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Will the Supreme Court Let Trump End DACA?

Last week, the U.S. Supreme Court heard arguments on the Deferred Action for Childhood Arrivals (DACA) program. Will the Court allow President Trump to phase it out?

This episode of Federal Flash considers that question. It also provides updates on the Federal Communications Commission’s efforts to alter E-rate funding and the U.S. Department of Education’s advice to chief state school officers on implementation of the Every Student Succeeds Act.  

Supreme Court Hears DACA Arguments

Last week, the Supreme Court heard oral arguments in consolidated cases regarding the fate of nearly 700,000 young Americans, referred to as “Dreamers,” who were brought to the U.S. as undocumented children.

Two years ago, the Trump Administration announced that they would phase out the Deferred Action for Childhood Arrivals, or DACA, program. Since it initiated in 2012, approximately 800,000 young people have applied for DACA, which provides work permits and protection from deportation to qualified young undocumented immigrants.

Individual DACA recipients, universities, civil rights groups, and businesses have challenged the Trump Administration’s plans to phase out DACA, and won. Lower courts found that the Administration relied on faulty legal analysis to end the program. Many briefs have been filed in what is expected to be one of the Supreme Court’s most-anticipated rulings of the term.

Many predict a 5-4 ruling in favor of the Administration based on the oral arguments heard last week. We will keep viewers posted on this very important ruling, which is likely to be announced at the end of the Court’s term next summer.

For resources regarding understanding and protecting the rights of Dreamers in schools, visit:

Senators Stand Up for E-Rate

At the end of October, Senators Murkowski and Sullivan, Republicans from Alaska, joined with Senators Schatz and Hirono, Democrats from Hawaii, to urge Federal Communications Commission Chairman Pai to end his efforts to alter the way E-rate and the Rural Health Care program are financed.

E-rate provides funds to make internet connectivity and other telecommunications services more affordable for schools and libraries, and the Rural Health Care program supports similar services in rural health facilities.

Our viewers may recall that the FCC is proposing an overall spending cap on programs in the Universal Service Fund, or USF, including E-rate, and the Rural Health Care program.

While Chairman Pai believes an overall cap will make the programs more efficient, the Senators disagreed, stating it will create an artificial budget crisis and encourage the FCC to favor certain programs.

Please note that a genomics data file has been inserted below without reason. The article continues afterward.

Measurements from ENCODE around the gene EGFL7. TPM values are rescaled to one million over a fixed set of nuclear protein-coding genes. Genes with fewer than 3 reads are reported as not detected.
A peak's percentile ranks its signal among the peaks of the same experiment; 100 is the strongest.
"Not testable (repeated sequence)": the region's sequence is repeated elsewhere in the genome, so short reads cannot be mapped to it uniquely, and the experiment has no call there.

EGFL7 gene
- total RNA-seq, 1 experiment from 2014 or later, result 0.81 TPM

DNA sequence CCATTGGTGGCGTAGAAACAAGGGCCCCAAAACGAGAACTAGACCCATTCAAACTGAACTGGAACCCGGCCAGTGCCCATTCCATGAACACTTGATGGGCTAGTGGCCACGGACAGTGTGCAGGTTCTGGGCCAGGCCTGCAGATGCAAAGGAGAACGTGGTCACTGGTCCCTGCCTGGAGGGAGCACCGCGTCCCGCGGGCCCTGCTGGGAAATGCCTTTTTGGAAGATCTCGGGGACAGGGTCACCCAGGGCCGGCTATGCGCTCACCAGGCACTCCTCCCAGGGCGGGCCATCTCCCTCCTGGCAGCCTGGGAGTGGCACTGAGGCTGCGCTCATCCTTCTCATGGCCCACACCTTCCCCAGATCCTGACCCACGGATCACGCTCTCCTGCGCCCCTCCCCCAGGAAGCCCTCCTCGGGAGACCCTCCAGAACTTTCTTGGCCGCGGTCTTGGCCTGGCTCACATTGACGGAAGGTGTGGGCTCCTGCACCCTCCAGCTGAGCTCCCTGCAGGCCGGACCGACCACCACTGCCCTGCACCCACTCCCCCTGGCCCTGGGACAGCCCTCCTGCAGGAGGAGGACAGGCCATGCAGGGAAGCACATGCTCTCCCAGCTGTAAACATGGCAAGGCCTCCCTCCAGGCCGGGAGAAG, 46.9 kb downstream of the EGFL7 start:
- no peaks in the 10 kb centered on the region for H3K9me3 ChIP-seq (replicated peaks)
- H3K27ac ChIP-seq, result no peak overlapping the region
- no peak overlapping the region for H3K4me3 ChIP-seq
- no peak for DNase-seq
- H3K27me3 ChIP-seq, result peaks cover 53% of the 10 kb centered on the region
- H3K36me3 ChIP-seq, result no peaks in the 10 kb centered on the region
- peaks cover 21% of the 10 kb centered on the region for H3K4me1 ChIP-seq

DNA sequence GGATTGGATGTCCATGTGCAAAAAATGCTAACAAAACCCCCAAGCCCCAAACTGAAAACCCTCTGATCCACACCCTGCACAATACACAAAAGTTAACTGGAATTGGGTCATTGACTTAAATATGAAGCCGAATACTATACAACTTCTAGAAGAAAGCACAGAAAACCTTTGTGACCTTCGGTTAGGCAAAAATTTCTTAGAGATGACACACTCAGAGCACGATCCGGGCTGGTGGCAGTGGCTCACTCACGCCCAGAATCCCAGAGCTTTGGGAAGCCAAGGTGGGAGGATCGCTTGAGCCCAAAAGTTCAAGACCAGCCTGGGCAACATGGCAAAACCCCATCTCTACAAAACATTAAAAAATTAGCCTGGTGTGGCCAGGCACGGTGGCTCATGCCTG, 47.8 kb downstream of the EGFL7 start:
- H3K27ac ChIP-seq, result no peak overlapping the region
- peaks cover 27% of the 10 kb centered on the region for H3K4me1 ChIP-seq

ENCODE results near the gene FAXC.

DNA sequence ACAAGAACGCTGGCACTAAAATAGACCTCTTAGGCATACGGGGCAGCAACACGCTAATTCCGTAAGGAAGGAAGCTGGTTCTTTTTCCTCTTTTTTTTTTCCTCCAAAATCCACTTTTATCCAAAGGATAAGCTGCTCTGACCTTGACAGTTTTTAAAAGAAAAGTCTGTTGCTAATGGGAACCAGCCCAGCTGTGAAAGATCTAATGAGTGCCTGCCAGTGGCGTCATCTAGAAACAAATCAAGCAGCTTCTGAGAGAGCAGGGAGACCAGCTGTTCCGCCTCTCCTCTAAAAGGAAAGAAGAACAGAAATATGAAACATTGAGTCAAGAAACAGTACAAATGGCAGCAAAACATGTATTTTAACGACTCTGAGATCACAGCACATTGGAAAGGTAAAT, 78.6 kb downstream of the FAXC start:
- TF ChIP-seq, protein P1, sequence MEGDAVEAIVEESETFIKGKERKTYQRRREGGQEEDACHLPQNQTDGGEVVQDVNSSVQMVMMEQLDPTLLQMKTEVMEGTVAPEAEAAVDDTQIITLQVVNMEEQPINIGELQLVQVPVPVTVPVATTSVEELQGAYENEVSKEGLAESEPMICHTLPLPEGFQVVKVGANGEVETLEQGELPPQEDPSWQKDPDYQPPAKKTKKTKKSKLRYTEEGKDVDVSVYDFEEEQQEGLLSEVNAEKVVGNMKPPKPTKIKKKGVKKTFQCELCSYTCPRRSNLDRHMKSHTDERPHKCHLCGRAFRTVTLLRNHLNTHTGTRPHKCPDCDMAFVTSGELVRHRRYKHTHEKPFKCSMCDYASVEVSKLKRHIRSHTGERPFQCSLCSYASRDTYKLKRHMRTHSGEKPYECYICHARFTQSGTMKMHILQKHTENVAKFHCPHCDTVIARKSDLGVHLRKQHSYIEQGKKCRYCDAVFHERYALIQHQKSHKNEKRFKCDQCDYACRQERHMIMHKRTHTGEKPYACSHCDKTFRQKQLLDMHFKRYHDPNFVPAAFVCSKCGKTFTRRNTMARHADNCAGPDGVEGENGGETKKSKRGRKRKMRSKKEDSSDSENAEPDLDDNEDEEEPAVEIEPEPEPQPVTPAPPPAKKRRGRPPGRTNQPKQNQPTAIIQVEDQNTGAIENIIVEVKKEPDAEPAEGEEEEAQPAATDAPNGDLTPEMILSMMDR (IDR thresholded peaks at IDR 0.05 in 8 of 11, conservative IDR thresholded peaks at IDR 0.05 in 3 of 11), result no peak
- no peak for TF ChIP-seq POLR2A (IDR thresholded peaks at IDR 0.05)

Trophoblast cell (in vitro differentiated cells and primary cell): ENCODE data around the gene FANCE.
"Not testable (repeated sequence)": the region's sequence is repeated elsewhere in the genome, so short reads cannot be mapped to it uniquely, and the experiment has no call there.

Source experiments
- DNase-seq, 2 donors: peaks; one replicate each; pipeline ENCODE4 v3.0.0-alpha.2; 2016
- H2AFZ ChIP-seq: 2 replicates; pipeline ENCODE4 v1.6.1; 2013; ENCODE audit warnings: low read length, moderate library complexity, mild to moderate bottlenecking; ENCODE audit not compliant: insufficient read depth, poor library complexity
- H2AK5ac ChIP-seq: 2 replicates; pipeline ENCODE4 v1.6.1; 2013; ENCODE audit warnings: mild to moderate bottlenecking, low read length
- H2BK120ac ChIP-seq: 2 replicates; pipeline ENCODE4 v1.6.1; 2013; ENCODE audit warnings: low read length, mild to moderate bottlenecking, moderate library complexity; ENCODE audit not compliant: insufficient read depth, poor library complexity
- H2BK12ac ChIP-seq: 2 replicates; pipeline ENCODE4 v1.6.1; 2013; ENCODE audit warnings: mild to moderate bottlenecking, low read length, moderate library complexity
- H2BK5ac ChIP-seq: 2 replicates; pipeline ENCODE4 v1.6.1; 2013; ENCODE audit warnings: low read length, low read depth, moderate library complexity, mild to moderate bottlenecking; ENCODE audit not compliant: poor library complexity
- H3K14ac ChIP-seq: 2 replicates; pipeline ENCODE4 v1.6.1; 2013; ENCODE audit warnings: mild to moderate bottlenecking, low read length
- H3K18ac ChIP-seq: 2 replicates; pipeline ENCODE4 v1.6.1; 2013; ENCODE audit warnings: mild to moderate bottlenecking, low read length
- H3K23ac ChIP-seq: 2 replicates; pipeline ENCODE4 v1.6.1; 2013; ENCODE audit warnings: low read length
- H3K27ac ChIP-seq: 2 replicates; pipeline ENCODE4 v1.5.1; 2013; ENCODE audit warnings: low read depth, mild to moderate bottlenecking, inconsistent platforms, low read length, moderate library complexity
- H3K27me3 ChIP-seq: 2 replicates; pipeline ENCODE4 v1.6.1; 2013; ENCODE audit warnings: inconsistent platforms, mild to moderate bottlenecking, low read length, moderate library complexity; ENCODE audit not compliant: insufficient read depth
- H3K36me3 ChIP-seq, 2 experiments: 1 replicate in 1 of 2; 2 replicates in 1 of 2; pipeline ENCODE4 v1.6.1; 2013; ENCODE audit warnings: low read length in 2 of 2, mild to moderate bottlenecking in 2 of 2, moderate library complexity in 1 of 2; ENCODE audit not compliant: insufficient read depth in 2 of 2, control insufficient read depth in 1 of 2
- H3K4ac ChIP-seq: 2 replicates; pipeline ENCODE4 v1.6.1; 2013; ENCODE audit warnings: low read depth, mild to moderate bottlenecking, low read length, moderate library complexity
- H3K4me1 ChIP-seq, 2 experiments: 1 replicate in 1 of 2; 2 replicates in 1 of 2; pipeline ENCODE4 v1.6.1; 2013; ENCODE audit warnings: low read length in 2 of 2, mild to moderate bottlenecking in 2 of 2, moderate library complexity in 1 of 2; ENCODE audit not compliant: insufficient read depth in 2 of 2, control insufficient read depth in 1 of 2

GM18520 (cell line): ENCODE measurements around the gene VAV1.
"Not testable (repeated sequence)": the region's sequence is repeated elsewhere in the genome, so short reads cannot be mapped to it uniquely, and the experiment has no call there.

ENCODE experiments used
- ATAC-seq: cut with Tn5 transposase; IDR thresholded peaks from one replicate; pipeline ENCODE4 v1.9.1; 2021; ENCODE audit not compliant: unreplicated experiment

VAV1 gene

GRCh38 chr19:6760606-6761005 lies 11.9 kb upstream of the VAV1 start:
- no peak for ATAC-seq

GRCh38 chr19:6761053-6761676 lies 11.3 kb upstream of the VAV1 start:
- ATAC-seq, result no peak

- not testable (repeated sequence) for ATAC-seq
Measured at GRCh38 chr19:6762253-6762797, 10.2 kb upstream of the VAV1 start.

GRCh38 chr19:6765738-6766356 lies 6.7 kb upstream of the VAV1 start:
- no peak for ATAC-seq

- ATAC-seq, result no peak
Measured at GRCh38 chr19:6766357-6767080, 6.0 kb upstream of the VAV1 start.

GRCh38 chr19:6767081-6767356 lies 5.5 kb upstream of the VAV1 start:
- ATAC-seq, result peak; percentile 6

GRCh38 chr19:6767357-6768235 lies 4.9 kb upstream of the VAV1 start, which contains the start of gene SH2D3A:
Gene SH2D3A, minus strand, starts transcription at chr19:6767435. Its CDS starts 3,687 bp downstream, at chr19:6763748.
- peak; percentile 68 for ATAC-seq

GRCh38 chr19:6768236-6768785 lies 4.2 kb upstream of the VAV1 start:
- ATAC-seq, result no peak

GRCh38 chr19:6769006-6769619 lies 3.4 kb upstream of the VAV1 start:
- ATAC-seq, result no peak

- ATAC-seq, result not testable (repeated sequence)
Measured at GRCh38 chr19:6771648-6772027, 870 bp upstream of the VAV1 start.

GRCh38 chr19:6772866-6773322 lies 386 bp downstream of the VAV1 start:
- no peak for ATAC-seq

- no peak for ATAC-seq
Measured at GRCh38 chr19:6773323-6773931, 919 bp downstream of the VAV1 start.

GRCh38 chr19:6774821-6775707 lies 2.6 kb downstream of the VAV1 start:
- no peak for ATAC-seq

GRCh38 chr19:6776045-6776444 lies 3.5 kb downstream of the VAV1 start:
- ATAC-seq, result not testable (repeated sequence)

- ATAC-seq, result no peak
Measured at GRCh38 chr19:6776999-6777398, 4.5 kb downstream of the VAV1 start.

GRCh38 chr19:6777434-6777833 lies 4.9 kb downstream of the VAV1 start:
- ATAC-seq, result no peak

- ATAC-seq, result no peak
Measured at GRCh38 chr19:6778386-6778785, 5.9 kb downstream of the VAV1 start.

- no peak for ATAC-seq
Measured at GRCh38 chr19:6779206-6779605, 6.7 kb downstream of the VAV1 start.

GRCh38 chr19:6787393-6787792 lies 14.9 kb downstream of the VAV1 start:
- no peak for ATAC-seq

All4Ed agrees with the Senators and worked with our Future Ready Schools network to collect signatures on a letter from more than 100 school and district leaders from 38 states opposing the FCC’s proposal.

To read the letter, please visit

Avoiding Another Government Shutdown

While much of Capitol Hill is focused on the impeachment hearings, funding is also set to expire for the U.S. Department of Education and other federal agencies on November 21. As a reminder, the House approved fiscal year 2020 funding for the Education Department over the summer, but the Senate’s spending bill has stalled.

To avoid a government shutdown, congressional leaders are expected to vote on a short-term continuing resolution this week, which would extend funding through December 20. The stop-gap funding measure, however, could set up a contentious vote later in the year, given that the December deadline could interact with anticipated House votes on impeachment.

We’ll keep you posted.

Advice for Chief State School Officers on ESSA Implementation

One last note. The U.S. Department of Education recently sent a letter to Chief State Schools Officers offering advice on the continued implementation of the Every Student Succeeds Act.

The letter sets a deadline of February 3 for amendments to state plans that would impact accountability determinations for the 2020-2021 school year.

The letter also addresses the importance of identifying three “discrete” categories of schools for comprehensive, targeted, and additional targeted support. It further discusses the timeline for school identification and reporting provides resources and links to technical assistance.

For more information on school identification and school improvement please visit

This blog post represents a slightly edited transcript of the November 19 episode of Federal Flash, All4Ed’s video series on important developments in education policy in Washington, DC. For an alert when the next episode of Federal Flash is available, email at